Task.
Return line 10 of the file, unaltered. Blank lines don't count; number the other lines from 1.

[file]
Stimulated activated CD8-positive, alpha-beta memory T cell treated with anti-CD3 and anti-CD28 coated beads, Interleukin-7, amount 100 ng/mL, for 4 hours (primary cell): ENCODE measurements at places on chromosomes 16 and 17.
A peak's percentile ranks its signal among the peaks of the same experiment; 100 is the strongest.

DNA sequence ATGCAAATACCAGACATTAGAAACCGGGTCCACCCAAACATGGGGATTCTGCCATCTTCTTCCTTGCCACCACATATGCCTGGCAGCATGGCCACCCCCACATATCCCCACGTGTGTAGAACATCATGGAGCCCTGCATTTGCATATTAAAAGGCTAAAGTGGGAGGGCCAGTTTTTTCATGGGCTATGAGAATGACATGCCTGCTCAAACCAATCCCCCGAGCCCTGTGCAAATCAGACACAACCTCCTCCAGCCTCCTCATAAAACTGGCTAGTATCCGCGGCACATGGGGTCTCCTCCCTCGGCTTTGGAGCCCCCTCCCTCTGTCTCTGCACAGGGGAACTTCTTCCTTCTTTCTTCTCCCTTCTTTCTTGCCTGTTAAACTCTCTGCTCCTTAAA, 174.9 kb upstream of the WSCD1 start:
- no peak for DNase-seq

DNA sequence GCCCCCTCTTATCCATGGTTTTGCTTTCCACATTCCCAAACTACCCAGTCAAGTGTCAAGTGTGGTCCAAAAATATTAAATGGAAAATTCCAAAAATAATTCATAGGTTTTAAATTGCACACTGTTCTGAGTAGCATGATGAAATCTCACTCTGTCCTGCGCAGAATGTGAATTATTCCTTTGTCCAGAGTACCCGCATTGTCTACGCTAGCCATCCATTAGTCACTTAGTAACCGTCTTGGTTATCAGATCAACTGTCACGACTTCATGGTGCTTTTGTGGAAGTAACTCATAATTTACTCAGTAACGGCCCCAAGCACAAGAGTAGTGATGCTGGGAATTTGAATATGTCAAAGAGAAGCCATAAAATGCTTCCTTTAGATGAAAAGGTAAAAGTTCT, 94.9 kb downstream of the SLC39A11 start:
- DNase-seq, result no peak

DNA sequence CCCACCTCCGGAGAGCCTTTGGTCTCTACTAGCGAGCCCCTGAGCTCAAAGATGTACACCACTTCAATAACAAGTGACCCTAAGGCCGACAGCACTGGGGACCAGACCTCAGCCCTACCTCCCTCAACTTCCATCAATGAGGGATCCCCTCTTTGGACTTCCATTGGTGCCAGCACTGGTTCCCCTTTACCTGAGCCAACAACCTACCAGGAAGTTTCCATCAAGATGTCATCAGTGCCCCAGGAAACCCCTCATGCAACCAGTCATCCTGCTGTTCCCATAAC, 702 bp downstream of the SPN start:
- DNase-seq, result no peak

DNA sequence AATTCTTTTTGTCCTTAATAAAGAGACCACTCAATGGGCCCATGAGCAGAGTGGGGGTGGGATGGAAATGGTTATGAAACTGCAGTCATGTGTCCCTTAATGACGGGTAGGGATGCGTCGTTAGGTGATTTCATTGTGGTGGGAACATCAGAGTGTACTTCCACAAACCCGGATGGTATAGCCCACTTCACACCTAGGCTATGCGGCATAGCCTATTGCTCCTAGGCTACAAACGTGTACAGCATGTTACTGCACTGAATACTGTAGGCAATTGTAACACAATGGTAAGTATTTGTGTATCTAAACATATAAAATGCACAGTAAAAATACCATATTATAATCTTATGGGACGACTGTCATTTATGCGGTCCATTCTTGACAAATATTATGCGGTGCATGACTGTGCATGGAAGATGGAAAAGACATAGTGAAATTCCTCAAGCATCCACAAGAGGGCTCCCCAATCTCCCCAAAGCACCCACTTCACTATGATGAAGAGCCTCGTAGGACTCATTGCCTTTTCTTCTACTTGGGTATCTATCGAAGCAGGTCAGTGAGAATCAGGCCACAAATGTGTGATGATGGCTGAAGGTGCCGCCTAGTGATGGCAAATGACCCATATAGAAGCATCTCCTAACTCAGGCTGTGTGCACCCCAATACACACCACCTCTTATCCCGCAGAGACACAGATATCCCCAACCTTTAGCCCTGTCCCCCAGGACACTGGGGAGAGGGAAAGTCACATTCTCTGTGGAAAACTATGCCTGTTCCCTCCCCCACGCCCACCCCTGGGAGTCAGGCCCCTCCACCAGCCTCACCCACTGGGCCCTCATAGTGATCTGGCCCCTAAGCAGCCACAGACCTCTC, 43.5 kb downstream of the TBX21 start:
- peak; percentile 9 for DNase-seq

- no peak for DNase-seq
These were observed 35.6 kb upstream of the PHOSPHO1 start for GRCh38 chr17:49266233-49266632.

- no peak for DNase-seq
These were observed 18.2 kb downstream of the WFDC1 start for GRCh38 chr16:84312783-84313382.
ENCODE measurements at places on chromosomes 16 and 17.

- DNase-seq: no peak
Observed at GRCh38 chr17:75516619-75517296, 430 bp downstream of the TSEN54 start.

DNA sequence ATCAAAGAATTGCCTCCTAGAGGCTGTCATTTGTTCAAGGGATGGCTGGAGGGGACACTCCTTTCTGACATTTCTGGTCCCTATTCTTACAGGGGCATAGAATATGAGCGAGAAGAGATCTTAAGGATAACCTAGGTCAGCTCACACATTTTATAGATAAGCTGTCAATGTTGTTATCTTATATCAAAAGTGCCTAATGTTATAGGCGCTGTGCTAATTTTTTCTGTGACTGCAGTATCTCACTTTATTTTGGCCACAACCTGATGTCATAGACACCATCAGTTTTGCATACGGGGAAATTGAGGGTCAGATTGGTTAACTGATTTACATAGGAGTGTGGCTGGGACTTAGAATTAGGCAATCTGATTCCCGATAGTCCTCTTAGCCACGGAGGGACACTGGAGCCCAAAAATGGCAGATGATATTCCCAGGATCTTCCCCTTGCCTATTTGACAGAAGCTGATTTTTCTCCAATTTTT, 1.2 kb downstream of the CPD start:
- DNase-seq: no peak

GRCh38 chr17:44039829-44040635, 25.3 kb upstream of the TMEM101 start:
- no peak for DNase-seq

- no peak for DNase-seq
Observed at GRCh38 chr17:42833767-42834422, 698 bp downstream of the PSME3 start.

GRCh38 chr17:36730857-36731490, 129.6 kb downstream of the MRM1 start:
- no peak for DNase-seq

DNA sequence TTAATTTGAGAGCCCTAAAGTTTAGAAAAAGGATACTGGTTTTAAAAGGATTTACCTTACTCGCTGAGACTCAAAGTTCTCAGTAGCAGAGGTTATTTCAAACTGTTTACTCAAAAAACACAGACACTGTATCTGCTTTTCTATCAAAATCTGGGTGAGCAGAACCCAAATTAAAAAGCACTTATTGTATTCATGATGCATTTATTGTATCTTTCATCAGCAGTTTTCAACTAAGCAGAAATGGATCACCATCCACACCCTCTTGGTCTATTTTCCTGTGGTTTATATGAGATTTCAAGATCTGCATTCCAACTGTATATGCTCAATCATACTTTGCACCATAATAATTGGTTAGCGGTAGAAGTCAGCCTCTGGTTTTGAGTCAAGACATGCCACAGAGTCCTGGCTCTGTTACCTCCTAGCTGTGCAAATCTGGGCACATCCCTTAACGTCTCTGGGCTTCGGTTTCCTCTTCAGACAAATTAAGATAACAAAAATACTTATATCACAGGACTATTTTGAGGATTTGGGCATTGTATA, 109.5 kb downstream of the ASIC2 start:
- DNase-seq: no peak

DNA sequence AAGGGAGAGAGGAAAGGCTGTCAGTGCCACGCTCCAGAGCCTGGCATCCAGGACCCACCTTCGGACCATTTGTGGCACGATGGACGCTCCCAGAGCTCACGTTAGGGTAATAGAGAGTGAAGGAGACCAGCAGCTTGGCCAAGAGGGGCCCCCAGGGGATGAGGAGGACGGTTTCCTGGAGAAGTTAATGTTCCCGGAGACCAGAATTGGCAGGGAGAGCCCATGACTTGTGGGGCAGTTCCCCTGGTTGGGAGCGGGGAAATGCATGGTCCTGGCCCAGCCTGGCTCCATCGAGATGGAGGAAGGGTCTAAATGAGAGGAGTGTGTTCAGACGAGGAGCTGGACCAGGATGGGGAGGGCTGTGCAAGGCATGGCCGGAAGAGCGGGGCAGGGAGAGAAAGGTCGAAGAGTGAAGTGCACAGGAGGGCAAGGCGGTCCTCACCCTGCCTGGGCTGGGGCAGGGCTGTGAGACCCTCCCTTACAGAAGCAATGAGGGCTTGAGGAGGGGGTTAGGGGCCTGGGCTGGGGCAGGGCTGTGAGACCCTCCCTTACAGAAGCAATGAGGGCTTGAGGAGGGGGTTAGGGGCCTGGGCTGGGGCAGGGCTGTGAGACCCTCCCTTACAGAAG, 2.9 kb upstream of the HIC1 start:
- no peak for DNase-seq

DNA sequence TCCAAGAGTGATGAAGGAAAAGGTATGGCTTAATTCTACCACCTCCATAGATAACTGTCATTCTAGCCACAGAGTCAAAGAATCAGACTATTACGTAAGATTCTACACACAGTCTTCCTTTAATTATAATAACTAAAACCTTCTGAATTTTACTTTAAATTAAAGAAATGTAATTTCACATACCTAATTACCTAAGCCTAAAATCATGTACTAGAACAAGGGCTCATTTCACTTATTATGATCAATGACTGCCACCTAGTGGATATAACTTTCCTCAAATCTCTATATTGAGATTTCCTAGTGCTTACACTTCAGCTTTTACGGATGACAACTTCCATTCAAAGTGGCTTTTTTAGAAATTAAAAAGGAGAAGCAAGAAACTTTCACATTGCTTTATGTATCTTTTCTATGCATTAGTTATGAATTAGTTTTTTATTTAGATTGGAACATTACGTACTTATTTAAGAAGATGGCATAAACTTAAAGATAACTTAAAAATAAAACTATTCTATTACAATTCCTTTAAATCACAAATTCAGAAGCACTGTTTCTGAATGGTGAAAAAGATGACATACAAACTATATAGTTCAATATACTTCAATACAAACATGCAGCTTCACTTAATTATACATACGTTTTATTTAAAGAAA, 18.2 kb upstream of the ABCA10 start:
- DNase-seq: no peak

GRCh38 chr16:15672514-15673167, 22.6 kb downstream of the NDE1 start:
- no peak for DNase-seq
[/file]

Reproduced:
- peak; percentile 9 for DNase-seq